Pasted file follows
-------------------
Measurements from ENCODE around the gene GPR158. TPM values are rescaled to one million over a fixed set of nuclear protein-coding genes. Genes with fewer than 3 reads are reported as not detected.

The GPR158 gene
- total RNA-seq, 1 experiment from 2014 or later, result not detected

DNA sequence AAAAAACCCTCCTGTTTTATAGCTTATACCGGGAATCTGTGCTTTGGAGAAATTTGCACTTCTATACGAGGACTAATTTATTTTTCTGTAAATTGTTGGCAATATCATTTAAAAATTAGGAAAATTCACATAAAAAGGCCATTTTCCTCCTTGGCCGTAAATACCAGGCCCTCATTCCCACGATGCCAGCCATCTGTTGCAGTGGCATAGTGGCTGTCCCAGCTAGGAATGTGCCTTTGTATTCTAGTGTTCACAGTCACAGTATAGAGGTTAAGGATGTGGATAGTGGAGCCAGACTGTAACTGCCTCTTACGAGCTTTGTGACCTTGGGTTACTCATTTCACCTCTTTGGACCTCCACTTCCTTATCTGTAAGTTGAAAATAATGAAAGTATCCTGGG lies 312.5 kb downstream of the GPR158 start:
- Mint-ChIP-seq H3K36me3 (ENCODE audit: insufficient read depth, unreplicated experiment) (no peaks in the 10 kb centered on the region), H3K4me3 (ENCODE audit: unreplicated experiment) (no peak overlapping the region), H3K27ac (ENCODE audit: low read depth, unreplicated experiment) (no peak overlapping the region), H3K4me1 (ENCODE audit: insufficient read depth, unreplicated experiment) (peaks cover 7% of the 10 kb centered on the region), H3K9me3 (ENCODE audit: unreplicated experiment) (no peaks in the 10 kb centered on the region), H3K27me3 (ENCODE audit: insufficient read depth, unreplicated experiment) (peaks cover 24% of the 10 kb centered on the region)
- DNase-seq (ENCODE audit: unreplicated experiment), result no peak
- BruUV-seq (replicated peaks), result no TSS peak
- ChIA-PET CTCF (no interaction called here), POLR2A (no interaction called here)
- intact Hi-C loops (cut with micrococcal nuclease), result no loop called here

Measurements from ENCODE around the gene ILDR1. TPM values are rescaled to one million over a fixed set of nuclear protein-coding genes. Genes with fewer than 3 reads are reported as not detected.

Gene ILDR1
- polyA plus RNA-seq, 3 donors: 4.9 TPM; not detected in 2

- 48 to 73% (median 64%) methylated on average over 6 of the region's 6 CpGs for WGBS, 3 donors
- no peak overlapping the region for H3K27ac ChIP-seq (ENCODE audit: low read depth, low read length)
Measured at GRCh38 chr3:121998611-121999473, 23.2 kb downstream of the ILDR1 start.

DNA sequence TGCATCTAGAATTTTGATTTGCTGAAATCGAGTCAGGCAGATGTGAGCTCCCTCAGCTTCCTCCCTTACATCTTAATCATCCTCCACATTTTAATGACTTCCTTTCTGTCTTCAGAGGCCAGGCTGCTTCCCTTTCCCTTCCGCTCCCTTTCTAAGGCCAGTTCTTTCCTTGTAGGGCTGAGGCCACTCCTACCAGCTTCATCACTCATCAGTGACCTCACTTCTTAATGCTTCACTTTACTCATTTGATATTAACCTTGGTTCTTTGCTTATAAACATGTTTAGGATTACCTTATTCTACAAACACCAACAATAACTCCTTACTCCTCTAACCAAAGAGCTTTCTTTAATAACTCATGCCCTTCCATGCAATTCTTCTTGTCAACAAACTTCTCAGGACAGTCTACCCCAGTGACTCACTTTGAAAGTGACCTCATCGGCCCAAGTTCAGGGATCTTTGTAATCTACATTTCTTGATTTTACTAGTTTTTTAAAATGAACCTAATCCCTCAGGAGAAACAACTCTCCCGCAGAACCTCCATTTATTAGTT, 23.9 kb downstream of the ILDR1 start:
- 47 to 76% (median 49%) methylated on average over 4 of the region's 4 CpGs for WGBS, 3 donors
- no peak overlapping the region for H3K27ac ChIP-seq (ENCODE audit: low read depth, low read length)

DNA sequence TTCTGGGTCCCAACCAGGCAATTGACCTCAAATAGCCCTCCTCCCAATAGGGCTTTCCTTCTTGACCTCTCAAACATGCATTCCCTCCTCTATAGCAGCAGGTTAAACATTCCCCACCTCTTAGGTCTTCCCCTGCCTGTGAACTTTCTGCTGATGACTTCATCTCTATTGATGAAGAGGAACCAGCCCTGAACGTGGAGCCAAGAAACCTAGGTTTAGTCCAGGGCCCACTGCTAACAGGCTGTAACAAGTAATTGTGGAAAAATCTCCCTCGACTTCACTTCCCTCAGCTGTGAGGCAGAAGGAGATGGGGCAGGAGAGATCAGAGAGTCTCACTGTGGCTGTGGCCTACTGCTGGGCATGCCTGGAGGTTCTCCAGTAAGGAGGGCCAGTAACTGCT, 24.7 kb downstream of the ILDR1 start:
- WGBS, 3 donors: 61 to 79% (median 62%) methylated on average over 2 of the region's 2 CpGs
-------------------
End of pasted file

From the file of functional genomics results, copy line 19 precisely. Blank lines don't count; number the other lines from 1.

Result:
DNA sequence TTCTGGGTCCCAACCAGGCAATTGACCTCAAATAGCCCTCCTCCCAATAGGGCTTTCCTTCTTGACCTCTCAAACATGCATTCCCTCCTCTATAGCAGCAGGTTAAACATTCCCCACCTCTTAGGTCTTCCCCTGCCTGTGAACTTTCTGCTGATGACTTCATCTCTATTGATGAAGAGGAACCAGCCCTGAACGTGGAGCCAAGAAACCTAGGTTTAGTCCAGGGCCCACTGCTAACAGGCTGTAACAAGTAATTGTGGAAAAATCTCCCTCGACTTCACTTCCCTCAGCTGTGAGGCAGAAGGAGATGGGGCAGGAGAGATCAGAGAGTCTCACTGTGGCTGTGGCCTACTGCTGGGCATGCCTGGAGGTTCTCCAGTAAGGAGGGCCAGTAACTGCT, 24.7 kb downstream of the ILDR1 start: